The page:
As the working-age population shrinks, the total number of hours that can be worked also decreases, which has a dampening effect on aggregate output and therefore on gross domestic product. The first implication of this trend for economic policy is obvious. To counteract the decrease in the number of hours worked, we need measures that raise Germany's labour force participation.

In Germany, reserves for this are most likely to be found among the elderly and people with family commitments. Measures aimed at improving the work-life balance are therefore a step in the right direction in terms of both social and economic policy.

Looking at the elderly population, the decision made a few years ago to gradually raise the retirement age to 67 also helped to keep people in this age group in work for longer. Labour force participation among the over-60s has already risen significantly over the last few years.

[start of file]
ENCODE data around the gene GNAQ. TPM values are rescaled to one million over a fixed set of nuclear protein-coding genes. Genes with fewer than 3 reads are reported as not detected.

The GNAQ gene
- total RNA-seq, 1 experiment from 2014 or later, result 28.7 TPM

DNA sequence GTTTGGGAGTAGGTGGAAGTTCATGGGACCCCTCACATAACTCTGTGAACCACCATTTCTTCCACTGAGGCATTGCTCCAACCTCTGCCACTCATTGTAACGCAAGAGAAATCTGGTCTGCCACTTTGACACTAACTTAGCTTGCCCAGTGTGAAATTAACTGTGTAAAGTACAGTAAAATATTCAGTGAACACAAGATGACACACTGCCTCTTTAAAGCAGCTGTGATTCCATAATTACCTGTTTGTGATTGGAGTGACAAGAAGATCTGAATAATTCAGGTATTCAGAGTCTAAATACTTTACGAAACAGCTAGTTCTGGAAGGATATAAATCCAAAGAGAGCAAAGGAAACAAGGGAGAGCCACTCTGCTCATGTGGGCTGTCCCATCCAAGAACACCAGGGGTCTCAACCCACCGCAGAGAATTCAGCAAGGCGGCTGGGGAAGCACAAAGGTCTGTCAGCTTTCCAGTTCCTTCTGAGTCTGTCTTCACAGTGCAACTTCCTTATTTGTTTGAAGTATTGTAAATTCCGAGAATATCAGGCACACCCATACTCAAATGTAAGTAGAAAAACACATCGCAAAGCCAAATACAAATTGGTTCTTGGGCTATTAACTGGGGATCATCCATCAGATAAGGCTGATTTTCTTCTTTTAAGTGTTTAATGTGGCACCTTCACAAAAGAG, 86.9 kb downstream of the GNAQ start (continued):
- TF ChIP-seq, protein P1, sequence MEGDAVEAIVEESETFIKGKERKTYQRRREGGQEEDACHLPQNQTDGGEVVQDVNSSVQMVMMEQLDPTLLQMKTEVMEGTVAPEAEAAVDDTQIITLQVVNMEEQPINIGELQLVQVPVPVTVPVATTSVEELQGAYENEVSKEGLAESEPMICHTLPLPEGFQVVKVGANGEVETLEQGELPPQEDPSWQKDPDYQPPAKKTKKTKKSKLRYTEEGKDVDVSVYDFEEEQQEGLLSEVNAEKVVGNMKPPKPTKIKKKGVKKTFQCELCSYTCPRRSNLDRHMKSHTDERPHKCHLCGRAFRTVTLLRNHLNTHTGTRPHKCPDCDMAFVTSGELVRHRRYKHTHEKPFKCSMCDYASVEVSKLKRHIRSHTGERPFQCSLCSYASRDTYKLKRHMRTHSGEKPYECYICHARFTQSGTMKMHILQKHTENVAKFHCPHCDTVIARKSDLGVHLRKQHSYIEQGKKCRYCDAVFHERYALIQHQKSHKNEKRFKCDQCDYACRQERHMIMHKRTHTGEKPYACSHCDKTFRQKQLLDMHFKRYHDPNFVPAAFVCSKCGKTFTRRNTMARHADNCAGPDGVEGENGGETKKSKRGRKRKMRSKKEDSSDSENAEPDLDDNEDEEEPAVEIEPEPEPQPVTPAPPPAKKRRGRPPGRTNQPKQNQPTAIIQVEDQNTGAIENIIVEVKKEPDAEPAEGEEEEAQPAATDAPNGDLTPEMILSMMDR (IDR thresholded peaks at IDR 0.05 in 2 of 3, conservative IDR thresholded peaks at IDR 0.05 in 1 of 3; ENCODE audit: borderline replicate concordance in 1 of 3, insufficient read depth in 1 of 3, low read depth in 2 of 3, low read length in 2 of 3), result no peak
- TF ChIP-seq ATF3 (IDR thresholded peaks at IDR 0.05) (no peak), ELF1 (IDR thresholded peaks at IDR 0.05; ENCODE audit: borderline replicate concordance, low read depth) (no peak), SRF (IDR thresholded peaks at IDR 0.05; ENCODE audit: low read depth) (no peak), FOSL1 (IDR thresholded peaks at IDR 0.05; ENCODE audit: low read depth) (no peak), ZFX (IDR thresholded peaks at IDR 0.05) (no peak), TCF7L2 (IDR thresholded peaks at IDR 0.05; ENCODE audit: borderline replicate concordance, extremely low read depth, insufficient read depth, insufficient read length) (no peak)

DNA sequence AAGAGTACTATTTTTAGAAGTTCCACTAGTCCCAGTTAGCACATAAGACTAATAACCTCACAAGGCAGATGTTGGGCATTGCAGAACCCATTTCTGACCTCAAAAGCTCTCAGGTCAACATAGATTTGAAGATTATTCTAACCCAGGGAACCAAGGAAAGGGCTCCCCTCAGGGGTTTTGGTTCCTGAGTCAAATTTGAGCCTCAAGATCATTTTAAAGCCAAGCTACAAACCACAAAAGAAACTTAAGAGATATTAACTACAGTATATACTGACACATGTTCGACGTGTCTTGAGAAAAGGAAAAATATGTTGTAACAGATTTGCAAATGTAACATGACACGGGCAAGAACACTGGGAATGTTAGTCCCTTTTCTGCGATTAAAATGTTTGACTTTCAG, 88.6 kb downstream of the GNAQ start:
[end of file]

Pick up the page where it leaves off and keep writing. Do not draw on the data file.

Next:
However, allowing workers to draw a full pension after 45 years of contributions has now somewhat blurred the signal sent out by raising the retirement age to 67. "Retirement at 63" is something which favours age groups that are currently close to retirement to the detriment of younger generations. This brings to mind a quote by the American comedian, Groucho Marx, who died almost forty years ago: "Why should I care about future generations? What have they ever done for me?"

But retirement at 63 is not only a step in the wrong direction in terms of our demographic challenges. In the short term, it also means that workers who are still needed in the labour market are retiring. The shortage of skilled workers is already inhibiting growth in many regions of Germany. Companies in the Rhine-Main region now also appear to be expressing support for bonuses for workers who find them new employees.